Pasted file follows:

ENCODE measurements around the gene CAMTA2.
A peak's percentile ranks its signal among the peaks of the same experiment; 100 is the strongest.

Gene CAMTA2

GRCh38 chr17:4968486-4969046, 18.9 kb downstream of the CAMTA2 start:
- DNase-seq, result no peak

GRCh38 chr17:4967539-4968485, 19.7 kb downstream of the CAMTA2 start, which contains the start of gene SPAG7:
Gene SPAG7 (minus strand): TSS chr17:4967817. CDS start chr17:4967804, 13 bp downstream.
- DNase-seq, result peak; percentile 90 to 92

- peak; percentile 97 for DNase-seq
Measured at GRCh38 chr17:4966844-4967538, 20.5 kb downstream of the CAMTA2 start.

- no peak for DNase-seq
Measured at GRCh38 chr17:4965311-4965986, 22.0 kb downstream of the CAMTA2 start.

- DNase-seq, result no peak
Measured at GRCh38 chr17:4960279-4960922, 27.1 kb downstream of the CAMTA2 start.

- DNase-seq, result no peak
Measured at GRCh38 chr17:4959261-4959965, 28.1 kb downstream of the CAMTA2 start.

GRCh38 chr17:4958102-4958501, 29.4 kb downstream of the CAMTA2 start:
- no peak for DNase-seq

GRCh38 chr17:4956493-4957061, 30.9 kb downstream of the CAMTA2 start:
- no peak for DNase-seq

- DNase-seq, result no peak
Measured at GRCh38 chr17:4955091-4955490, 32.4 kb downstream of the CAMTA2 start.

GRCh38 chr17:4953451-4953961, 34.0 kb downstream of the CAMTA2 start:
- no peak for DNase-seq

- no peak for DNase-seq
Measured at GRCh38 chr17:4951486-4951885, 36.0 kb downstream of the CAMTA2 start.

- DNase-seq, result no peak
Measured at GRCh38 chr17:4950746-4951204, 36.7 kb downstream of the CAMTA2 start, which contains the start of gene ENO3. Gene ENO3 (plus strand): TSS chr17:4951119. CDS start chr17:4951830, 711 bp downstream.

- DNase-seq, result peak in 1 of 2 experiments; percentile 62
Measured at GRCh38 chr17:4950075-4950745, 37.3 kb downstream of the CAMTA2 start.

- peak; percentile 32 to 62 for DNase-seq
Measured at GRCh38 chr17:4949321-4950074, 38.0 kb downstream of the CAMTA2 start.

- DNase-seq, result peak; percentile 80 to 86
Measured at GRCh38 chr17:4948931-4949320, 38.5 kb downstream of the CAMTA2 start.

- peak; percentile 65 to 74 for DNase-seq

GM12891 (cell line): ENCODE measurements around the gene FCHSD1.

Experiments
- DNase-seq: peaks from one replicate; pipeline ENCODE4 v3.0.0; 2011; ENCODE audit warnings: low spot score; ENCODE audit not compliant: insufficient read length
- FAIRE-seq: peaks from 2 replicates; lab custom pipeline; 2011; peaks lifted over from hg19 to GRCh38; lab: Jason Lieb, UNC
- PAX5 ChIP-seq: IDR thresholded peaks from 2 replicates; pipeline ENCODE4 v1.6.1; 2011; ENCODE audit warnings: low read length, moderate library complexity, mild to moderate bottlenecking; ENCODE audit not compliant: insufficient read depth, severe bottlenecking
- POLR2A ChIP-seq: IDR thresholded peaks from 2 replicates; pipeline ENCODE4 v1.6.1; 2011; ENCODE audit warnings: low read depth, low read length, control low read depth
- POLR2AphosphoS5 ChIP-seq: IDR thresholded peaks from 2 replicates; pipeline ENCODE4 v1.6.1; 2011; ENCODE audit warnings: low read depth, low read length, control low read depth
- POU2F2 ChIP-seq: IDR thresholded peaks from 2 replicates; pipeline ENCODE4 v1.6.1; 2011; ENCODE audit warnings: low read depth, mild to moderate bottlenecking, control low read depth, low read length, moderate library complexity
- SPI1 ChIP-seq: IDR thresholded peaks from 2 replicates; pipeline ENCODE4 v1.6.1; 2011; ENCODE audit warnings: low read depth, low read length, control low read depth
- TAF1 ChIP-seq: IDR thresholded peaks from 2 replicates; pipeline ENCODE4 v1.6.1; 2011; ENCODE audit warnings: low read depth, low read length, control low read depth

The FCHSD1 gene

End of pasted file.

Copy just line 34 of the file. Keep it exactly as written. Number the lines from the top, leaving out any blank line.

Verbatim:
Measured at GRCh38 chr17:4948931-4949320, 38.5 kb downstream of the CAMTA2 start.